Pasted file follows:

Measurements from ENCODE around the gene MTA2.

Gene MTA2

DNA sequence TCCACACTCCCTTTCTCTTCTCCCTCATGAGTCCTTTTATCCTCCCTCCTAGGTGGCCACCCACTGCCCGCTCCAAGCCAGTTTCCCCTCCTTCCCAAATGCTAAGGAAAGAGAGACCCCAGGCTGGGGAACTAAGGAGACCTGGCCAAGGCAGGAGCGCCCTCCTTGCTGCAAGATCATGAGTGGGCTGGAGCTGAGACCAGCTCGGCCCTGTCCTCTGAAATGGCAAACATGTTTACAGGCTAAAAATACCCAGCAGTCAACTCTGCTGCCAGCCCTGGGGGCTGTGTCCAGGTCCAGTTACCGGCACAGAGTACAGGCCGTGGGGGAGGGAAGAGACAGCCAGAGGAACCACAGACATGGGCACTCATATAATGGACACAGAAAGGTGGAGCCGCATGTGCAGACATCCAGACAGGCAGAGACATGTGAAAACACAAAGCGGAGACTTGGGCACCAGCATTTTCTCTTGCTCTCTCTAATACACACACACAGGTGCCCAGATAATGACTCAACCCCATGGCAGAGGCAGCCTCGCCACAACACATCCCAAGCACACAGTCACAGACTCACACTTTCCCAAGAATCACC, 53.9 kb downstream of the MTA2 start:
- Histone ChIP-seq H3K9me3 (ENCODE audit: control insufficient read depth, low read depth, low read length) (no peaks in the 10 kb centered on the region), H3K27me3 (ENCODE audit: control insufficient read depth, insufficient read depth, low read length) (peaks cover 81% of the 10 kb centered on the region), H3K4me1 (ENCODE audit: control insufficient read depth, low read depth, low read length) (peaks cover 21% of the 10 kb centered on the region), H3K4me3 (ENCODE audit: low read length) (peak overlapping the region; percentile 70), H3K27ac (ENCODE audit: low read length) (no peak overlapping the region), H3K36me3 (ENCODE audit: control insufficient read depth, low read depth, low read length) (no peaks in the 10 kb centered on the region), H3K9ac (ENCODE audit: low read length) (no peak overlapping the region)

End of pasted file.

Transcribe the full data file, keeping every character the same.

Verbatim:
Measurements from ENCODE around the gene MTA2.

Gene MTA2

DNA sequence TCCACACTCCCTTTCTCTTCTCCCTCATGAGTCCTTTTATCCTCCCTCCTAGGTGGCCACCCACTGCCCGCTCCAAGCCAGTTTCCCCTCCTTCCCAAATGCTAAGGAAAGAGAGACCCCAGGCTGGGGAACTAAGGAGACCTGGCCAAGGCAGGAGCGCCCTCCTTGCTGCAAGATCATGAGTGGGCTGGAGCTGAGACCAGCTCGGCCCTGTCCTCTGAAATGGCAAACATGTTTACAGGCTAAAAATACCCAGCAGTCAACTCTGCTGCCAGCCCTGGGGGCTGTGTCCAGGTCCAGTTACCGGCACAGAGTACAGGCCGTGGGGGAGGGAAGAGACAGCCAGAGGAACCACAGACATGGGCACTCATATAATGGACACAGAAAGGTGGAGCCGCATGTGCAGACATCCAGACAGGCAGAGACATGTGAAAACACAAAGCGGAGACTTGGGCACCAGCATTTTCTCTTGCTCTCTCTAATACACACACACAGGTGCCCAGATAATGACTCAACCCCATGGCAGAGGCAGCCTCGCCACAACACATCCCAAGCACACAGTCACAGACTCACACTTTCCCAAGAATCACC, 53.9 kb downstream of the MTA2 start:
- Histone ChIP-seq H3K9me3 (ENCODE audit: control insufficient read depth, low read depth, low read length) (no peaks in the 10 kb centered on the region), H3K27me3 (ENCODE audit: control insufficient read depth, insufficient read depth, low read length) (peaks cover 81% of the 10 kb centered on the region), H3K4me1 (ENCODE audit: control insufficient read depth, low read depth, low read length) (peaks cover 21% of the 10 kb centered on the region), H3K4me3 (ENCODE audit: low read length) (peak overlapping the region; percentile 70), H3K27ac (ENCODE audit: low read length) (no peak overlapping the region), H3K36me3 (ENCODE audit: control insufficient read depth, low read depth, low read length) (no peaks in the 10 kb centered on the region), H3K9ac (ENCODE audit: low read length) (no peak overlapping the region)